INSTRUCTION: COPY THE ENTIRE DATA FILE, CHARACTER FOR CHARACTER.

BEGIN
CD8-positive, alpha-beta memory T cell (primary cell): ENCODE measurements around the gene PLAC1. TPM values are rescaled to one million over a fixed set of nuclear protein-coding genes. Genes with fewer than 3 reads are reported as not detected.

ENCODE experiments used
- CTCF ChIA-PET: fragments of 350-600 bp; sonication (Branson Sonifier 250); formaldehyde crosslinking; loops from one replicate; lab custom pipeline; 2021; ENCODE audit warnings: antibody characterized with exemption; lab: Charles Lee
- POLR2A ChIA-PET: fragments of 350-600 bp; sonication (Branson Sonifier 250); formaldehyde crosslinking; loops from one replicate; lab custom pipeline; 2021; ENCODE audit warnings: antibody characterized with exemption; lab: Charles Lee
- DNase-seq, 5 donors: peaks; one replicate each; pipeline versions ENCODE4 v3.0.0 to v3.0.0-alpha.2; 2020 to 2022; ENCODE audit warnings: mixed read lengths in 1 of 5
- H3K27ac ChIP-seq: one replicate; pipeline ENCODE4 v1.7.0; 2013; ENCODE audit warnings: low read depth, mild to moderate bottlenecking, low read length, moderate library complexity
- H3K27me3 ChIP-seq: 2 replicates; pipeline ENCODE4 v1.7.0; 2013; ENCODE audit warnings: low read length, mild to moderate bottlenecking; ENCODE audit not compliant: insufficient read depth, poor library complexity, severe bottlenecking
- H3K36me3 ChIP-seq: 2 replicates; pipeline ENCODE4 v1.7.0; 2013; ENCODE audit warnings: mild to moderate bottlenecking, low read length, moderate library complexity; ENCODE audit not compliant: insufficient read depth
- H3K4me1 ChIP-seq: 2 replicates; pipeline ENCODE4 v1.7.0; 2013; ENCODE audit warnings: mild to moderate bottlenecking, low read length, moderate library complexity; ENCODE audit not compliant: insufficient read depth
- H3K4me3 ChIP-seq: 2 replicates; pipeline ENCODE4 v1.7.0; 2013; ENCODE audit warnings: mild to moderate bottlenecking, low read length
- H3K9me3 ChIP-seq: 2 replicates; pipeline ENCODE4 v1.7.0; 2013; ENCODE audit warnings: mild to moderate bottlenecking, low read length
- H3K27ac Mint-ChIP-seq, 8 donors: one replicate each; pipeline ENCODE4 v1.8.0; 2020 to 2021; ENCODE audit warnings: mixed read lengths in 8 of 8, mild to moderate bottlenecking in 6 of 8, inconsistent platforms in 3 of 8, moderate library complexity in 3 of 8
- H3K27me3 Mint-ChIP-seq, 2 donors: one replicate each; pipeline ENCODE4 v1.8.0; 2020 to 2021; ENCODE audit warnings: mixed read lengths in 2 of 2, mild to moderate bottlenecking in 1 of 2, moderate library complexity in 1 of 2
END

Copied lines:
CD8-positive, alpha-beta memory T cell (primary cell): ENCODE measurements around the gene PLAC1. TPM values are rescaled to one million over a fixed set of nuclear protein-coding genes. Genes with fewer than 3 reads are reported as not detected.

ENCODE experiments used
- CTCF ChIA-PET: fragments of 350-600 bp; sonication (Branson Sonifier 250); formaldehyde crosslinking; loops from one replicate; lab custom pipeline; 2021; ENCODE audit warnings: antibody characterized with exemption; lab: Charles Lee
- POLR2A ChIA-PET: fragments of 350-600 bp; sonication (Branson Sonifier 250); formaldehyde crosslinking; loops from one replicate; lab custom pipeline; 2021; ENCODE audit warnings: antibody characterized with exemption; lab: Charles Lee
- DNase-seq, 5 donors: peaks; one replicate each; pipeline versions ENCODE4 v3.0.0 to v3.0.0-alpha.2; 2020 to 2022; ENCODE audit warnings: mixed read lengths in 1 of 5
- H3K27ac ChIP-seq: one replicate; pipeline ENCODE4 v1.7.0; 2013; ENCODE audit warnings: low read depth, mild to moderate bottlenecking, low read length, moderate library complexity
- H3K27me3 ChIP-seq: 2 replicates; pipeline ENCODE4 v1.7.0; 2013; ENCODE audit warnings: low read length, mild to moderate bottlenecking; ENCODE audit not compliant: insufficient read depth, poor library complexity, severe bottlenecking
- H3K36me3 ChIP-seq: 2 replicates; pipeline ENCODE4 v1.7.0; 2013; ENCODE audit warnings: mild to moderate bottlenecking, low read length, moderate library complexity; ENCODE audit not compliant: insufficient read depth
- H3K4me1 ChIP-seq: 2 replicates; pipeline ENCODE4 v1.7.0; 2013; ENCODE audit warnings: mild to moderate bottlenecking, low read length, moderate library complexity; ENCODE audit not compliant: insufficient read depth
- H3K4me3 ChIP-seq: 2 replicates; pipeline ENCODE4 v1.7.0; 2013; ENCODE audit warnings: mild to moderate bottlenecking, low read length
- H3K9me3 ChIP-seq: 2 replicates; pipeline ENCODE4 v1.7.0; 2013; ENCODE audit warnings: mild to moderate bottlenecking, low read length
- H3K27ac Mint-ChIP-seq, 8 donors: one replicate each; pipeline ENCODE4 v1.8.0; 2020 to 2021; ENCODE audit warnings: mixed read lengths in 8 of 8, mild to moderate bottlenecking in 6 of 8, inconsistent platforms in 3 of 8, moderate library complexity in 3 of 8
- H3K27me3 Mint-ChIP-seq, 2 donors: one replicate each; pipeline ENCODE4 v1.8.0; 2020 to 2021; ENCODE audit warnings: mixed read lengths in 2 of 2, mild to moderate bottlenecking in 1 of 2, moderate library complexity in 1 of 2